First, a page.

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Carbon Credits & Chlorine Dispensers: An Alternative Repayment Strategy

The majority of Kenyans in rural areas are completely reliant on natural sources for all of their water needs; this includes bathing, washing clothes, cooking, and drinking. Unfortunately, these sources of water are in no way purified or fit for human consumption. Therefore, before it can be consumed, the water must be boiled to kill bacteria. This is an arduous process that not only requires time and money, but also has a lasting environmental impact – as coal is the source of heat for heating the water. Enter Evidence Action – a Kiva partner with a solution that addresses all three issues with one simple solution: a program entitled ‘Dispensers for Safe Water’ (DSW for short).

An alternative purification strategy is to chlorinate the water - which will quickly provide safe drinking water without burning coal (chlorine is provided at no cost to users). Through a series of grants and Kiva loans, Evidence Action has been able to install 18,500 dispensers around Kenya with an estimated reach of 2.4 million people. Each dispenser is placed at a water point that serves between 10 and 200 households, and a member of the community volunteers as a ‘promoter’ to receive chlorine deliveries and refill the dispenser weekly.

I was able to get a picture with Maureen and Christina - Promotors at a water point that serves over 150 households
Regional Coordinator, Eugene, stares down at a daunting water point that has begun to dry up. This can happen from season to season and during dry spells

Treating water with chlorine is not an exceptionally revolutionary concept; however, Evidence Action may have discovered a way to make it a sustainable operation. Saving each family from boiling water means that this activity can be registered with an exchange and monitored to earn carbon credits - which are then sold on a marketplace to provide tax breaks to businesses. The greater the adoption / usage of the community - the more credits the dispenser can earn. This is how the group plans to generate revenue to pay back loans taken from Kiva to install about 2,000 of their dispensers.

Esther stands next to the well on her property that serves 28 households. She lowers the pictured jerry can about 25 feet down to fill it and pull it back up
About 15 households use this water point - known as Korindo Spring. While interviewing the promotors for this water point, I watched a woman in crutches walk down, fill up a 5 gallon bucket to the top with water, balance it on her head, and then crutch back home.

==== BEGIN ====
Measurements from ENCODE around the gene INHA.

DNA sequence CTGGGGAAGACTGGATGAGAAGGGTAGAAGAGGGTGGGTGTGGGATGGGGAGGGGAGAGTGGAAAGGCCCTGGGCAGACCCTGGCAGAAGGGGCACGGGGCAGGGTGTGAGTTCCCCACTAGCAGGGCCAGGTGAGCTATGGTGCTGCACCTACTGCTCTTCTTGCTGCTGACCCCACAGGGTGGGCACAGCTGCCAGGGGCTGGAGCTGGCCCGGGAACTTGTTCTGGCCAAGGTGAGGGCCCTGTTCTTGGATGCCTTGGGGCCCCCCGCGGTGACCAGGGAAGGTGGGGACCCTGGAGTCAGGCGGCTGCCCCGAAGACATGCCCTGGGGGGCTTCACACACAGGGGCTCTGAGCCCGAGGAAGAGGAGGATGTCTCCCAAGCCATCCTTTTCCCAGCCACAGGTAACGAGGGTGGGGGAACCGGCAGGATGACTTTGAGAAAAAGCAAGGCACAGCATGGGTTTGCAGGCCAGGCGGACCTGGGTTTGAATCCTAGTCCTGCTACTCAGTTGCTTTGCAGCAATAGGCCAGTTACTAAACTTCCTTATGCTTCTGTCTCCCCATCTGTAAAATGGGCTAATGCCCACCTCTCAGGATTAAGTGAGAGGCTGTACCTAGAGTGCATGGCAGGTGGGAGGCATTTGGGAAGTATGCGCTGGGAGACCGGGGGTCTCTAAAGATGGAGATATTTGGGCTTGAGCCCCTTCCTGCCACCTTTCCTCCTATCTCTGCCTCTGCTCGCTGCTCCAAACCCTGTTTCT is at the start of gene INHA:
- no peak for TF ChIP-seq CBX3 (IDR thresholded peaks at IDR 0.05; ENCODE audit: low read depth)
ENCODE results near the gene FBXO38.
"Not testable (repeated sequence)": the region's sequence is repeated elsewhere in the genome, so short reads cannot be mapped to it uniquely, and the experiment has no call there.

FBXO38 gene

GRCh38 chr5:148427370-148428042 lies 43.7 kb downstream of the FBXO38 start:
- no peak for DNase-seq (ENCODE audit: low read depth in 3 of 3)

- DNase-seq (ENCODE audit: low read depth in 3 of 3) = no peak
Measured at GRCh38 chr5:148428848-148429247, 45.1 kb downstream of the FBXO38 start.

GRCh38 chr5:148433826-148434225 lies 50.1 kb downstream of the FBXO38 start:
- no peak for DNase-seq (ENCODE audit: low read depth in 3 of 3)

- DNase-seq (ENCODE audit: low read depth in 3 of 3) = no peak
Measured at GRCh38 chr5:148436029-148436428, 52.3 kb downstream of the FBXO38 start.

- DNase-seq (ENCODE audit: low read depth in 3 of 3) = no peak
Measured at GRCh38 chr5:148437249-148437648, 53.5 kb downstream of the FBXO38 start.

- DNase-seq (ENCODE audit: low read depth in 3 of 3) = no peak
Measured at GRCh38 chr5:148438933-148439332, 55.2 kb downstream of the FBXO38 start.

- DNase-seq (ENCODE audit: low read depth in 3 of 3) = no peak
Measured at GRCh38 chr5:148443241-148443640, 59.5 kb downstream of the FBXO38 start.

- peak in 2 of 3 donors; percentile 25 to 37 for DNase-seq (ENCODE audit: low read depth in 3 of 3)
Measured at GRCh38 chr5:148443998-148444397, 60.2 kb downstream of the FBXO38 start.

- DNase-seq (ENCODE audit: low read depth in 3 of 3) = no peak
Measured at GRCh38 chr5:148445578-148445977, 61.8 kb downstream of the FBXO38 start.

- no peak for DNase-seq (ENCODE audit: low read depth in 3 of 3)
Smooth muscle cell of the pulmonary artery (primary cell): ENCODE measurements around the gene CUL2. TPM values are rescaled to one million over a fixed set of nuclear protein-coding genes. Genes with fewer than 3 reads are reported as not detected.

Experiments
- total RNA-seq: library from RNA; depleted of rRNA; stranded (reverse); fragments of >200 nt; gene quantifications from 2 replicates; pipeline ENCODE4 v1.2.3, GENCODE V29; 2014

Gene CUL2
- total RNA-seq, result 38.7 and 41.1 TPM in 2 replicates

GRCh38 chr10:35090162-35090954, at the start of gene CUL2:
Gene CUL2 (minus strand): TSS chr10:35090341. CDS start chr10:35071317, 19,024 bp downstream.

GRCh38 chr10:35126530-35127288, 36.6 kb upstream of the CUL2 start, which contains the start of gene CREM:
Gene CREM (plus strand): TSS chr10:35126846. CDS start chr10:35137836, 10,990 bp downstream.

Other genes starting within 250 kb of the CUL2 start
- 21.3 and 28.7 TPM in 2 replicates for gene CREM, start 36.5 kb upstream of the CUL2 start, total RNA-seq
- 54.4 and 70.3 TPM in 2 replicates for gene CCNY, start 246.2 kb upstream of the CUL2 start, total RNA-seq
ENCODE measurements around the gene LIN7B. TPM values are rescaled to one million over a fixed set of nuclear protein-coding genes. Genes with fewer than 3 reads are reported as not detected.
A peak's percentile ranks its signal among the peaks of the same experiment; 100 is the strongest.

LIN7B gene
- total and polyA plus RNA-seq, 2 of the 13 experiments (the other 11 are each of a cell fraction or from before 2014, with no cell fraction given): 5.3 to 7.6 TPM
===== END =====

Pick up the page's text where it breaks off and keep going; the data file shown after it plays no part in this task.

DSW operations in Kenya are run by a team of 116 employees who manage the entire portfolio of dispensers from top to bottom. They identify new counties to enter, plan informational meetings with local stakeholders, recruit promoters, test monthly for adoption rates and also make quarterly chlorine deliveries via motorbike.

Ruth, a field officer in Kuria, walks me through the metrics that are tracked by her team each month
Stockpile of chlorine for 3 months of deliveries from one of Evidence Action's 15 field offices
Difficult driving conditions like this required lots of strategy before attempting to navigate

In my time working with Evidence Action, I was able to visit 10 dispensers in the southwest Kenyan areas of Rongo, Migori and Kuria. Each of the promoters I met with were proud to support the community and were very reliant on the chlorine. Sometimes it is easy to forget that access to safe drinking water is not a universal privilege that we all share, but Evidence Action is doing their part to help chip away at this problem.

Please consider supporting a water and sanitation project with your next Kiva Loan!

About the author

Doug Brainard

Doug grew up in the suburbs of Boston before moving south to pursue a degree in finance from Virginia Tech. He began to develop a passion for service after completing short term volunteer efforts in rural areas of Mexico and Belize. After graduation, Doug worked as a financial analyst with two different defense contractors but decided he wanted to try something different - the Kiva Fellowship seemed like the perfect catalyst for change. He is very excited to join the KF30 class and looks forward to working with YICE and Evidence Action across Uganda and Kenya.